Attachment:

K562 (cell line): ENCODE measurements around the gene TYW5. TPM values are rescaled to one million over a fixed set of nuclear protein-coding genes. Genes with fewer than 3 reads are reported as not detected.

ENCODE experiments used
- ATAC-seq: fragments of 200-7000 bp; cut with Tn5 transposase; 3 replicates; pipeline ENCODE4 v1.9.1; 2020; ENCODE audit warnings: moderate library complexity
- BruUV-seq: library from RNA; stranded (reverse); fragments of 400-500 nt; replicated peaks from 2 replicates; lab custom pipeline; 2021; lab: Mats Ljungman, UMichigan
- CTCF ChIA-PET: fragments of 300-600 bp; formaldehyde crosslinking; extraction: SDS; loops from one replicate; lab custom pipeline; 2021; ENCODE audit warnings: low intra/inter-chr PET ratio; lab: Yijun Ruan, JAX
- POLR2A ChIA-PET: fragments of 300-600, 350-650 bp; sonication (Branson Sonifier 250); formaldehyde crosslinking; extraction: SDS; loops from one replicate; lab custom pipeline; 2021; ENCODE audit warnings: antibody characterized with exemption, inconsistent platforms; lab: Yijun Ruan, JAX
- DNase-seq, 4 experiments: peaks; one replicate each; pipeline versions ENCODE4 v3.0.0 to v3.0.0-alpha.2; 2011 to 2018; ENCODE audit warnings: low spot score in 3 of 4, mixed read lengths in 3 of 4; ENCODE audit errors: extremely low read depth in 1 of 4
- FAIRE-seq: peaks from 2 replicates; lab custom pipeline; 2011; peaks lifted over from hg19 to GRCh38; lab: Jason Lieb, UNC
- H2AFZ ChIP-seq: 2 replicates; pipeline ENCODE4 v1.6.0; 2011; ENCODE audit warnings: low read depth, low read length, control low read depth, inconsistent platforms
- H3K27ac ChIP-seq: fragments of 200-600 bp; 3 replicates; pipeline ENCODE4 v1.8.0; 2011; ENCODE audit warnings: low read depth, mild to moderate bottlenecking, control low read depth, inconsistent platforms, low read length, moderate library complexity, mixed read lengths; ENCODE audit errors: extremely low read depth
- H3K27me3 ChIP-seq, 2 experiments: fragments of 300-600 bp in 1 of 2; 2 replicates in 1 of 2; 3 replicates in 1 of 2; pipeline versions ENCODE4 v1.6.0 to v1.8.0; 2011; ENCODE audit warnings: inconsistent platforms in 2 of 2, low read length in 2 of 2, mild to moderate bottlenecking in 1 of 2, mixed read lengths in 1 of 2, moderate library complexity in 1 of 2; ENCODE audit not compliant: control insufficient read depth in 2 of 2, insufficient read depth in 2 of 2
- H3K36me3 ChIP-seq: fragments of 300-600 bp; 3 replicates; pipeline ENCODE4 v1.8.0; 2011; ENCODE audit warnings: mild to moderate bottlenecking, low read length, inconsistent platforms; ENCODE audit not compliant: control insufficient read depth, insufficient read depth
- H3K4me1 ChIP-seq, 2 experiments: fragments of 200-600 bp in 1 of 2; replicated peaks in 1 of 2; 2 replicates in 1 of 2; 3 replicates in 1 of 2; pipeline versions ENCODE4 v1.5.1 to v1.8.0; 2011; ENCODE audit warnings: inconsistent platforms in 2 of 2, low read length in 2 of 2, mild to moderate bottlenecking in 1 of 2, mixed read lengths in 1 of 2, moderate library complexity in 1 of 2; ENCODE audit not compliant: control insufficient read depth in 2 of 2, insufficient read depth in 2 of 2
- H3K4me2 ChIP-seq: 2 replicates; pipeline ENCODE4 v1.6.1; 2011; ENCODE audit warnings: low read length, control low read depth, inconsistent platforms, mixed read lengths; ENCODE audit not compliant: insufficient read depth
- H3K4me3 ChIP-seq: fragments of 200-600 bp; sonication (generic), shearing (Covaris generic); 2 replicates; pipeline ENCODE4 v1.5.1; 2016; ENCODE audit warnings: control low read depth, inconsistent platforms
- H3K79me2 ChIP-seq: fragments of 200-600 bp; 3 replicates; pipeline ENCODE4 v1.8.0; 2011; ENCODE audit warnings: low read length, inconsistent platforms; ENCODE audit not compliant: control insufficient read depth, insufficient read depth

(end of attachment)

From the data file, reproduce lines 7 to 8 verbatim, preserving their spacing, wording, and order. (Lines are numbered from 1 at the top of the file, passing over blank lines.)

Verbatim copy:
- DNase-seq, 4 experiments: peaks; one replicate each; pipeline versions ENCODE4 v3.0.0 to v3.0.0-alpha.2; 2011 to 2018; ENCODE audit warnings: low spot score in 3 of 4, mixed read lengths in 3 of 4; ENCODE audit errors: extremely low read depth in 1 of 4
- FAIRE-seq: peaks from 2 replicates; lab custom pipeline; 2011; peaks lifted over from hg19 to GRCh38; lab: Jason Lieb, UNC